Jews & Sciences in German Contexts
Case Studies from the 19th & 20th Centuries
Leo Baeck Institute, No. 72

Edited By Ulrich Charpa, Ute  Deichmann
October 2007
Mohr Siebeck                                                             
Distributed by Coronet Books Inc.
ISBN: 9783161491214                       
322 pages, 6 3/8 x 9 1/4"
$125.00 Hardcover


In contrast to other studies related to German-Jewish scientists the emphasis of this volume is on their work. The authors examine the relationship between the cultural, religious, and social situation of German Jews on the one hand and their scientific activities on the other.

They document general tendencies as well as individual cases of research that are appropriate for discussing the sensitive question of the specificity of the approaches of Jewish scientists.

This volume aims to draw attention to the debate on the relationship of Judaism to academic research, from the early 19th century theorizing on science and Judaism, to the controversies on 'Jewish' physics, mathematics etc. in the 1920s and 30s. It comments on the general phenomena of disproportionate representation and uneven disciplinary distribution of German-Jewish academics and analyzes some cases of highly esteemed as well as questionable research work and to suggest socio-political explanations.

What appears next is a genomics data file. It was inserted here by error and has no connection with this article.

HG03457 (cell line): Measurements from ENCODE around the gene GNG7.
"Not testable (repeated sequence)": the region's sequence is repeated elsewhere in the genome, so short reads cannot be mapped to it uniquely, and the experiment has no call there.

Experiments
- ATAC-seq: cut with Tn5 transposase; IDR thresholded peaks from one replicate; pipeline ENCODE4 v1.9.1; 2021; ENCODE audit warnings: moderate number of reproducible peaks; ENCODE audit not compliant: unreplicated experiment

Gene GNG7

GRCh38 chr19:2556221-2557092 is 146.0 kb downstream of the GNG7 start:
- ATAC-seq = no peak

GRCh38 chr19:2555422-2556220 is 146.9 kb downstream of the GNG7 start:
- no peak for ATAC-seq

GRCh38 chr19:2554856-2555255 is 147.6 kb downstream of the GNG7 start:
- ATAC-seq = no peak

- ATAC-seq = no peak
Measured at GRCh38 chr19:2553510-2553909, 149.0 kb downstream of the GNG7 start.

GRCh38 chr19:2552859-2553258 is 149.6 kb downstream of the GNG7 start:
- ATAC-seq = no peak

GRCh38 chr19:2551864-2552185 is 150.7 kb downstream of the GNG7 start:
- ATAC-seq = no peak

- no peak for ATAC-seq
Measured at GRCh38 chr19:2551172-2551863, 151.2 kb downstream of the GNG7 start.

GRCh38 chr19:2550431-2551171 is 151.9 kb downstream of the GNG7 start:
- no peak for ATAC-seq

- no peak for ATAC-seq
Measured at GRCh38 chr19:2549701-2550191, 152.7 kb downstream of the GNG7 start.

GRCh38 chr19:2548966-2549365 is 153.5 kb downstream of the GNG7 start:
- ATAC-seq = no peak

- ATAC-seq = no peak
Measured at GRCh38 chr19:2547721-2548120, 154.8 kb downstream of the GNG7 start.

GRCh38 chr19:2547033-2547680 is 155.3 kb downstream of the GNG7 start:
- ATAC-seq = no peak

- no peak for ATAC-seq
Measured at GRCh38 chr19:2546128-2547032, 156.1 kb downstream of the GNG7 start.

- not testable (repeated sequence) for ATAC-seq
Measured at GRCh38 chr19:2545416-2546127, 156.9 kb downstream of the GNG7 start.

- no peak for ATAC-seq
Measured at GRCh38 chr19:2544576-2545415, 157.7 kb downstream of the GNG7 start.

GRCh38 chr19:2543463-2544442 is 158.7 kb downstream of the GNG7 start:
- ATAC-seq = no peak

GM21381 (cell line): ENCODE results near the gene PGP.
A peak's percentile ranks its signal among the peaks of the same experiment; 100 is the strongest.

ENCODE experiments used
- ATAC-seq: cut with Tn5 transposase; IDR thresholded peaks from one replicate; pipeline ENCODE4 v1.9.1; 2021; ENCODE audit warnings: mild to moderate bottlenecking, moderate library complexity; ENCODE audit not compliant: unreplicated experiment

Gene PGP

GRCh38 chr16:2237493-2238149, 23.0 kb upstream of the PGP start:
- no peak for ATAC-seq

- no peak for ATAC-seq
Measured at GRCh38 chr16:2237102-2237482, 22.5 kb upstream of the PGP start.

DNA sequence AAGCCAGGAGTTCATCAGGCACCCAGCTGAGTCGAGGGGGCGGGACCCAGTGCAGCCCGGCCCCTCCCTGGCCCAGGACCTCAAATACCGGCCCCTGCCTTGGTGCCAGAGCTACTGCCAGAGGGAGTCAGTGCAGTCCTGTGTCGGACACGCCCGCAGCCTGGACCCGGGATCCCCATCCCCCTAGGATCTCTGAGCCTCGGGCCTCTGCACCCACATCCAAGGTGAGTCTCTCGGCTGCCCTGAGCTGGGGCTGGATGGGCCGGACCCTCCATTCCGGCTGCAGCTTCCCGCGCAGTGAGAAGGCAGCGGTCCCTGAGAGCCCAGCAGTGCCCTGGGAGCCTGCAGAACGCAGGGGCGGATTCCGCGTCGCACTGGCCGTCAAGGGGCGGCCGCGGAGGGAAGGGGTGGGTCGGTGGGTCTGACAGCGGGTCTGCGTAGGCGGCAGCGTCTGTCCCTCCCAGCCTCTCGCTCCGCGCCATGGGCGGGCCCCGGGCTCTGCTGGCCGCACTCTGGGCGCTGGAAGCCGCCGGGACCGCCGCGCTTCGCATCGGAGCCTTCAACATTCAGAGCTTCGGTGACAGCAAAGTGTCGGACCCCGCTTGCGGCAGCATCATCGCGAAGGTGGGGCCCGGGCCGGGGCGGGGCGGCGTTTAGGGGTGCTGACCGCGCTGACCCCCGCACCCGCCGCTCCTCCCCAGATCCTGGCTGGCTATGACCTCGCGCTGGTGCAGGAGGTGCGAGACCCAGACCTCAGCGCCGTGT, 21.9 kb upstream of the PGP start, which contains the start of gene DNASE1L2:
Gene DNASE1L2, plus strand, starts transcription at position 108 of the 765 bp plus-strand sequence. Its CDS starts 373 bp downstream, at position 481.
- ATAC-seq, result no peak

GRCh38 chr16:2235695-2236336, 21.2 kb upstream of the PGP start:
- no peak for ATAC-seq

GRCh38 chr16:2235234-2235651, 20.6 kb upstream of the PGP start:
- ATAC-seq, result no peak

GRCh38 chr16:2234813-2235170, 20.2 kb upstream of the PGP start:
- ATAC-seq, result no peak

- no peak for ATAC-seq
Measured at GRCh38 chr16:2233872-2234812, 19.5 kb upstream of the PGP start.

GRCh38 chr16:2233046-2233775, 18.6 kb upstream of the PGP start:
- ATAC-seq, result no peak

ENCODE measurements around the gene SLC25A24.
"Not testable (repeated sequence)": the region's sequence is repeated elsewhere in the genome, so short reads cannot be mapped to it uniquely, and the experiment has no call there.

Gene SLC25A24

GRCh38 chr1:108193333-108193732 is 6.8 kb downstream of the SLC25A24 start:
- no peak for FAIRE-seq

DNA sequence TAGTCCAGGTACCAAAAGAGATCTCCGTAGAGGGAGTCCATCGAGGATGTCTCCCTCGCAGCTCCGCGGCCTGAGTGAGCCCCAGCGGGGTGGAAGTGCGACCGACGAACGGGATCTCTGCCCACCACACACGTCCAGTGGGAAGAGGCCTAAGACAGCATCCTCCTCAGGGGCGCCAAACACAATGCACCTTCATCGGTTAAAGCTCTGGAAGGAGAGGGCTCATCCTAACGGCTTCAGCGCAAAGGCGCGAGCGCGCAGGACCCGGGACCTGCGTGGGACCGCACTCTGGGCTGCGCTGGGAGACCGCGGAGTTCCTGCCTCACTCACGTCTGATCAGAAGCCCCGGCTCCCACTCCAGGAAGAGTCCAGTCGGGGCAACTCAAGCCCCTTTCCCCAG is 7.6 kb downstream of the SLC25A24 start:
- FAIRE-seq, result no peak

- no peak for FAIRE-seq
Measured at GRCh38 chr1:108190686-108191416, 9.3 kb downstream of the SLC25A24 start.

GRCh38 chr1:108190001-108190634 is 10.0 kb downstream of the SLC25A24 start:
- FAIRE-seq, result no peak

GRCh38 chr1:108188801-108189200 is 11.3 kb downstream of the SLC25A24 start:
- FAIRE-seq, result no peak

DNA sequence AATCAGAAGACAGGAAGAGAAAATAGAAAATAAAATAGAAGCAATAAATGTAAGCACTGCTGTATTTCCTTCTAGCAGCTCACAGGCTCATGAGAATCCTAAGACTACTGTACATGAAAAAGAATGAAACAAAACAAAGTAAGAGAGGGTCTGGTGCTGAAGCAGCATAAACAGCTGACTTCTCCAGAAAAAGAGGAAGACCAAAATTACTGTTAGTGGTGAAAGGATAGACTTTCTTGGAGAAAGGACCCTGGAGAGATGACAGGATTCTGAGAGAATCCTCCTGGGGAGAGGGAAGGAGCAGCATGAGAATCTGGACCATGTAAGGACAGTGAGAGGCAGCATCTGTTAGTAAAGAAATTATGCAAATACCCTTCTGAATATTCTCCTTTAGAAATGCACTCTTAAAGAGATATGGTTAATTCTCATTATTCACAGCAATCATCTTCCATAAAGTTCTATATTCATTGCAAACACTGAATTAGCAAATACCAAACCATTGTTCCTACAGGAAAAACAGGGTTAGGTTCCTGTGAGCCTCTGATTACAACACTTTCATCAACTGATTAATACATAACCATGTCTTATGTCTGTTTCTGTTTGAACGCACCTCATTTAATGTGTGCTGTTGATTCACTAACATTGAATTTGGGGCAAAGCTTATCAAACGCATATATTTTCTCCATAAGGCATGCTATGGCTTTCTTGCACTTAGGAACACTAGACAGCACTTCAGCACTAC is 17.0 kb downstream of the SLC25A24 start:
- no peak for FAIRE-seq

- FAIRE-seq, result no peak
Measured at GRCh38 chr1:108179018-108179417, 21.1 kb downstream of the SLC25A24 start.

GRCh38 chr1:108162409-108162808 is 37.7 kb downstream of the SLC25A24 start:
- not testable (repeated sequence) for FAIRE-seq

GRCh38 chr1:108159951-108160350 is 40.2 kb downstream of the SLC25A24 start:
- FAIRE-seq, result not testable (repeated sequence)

The authors characterize anti-Semitic attitudes specific in academia, particularly as they affected the advancement of scientific work. All case studies deal with more than one of these topics. The interdisciplinary approach makes it possible to establish similarities in research practices across disciplines and to compare achievements within and among various fields. Most of the contributors focus on achievements, corresponding research practices and determining factors of different kinds including the role of anti-Semitic attitudes in academia.

I. Introduction by the Editors: Problems, Phenomena, Explanatory Approaches
II. Research practices, achievements, contexts
Ute Deichmann: Empiricism and the Discreteness of Nature. Ferdinand Cohn (1828-1898), the Founder of Microbiology - Anthony S. Travis: German-Jewish Chemists and Raphael Meldola. The 1906 Celebrations for the Discovery of the First Aniline Dye - Moritz Epple: An Unusual Career between Cultural and Mathematical Modernism. Felix Hausdorff (1868-1942) - Ute Deichmann: 'I Detest His Way of Working'. Leonor Michaelis (1875-1949), Emil Abderhalden (1877-1950) and Jewish and non-Jewish Biochemists in Germany
III. The impact of religious and ideological attitudes
Raphael Falk: Three Zionist Men of Science. Between Nature and Nurture. Salaman, Bychowski, Bodenheimer - Ulrich Charpa: Aaron Bernstein's 'nächster großer Reformator'. Einstein, Reform Judaism, and the Fries School - Nurit Kirsch: Genetic Studies of Ethnic Communities in Israel. A Case of Values Motivated Research Work - Yael Hashiloni-Dolev: German and Israeli Attitudes towards Reproductive Genetics and the Effect of Religion
IV. Anti-Semitism in academia
Aharon Loewenstein: Dogmatic and Pragmatic Physics. Stark on Aryans, Jews and White Jews in Physics (appendix: Johannes Stark, "The Dogmatic and Pragmatic Spirit in Science", 1938) - Ruth Sime: No Return: Jewish Émigrés and German Scientists after World War II
V. Simone Wenkel: Prosopographical Data: An Overview

Religious Studies        

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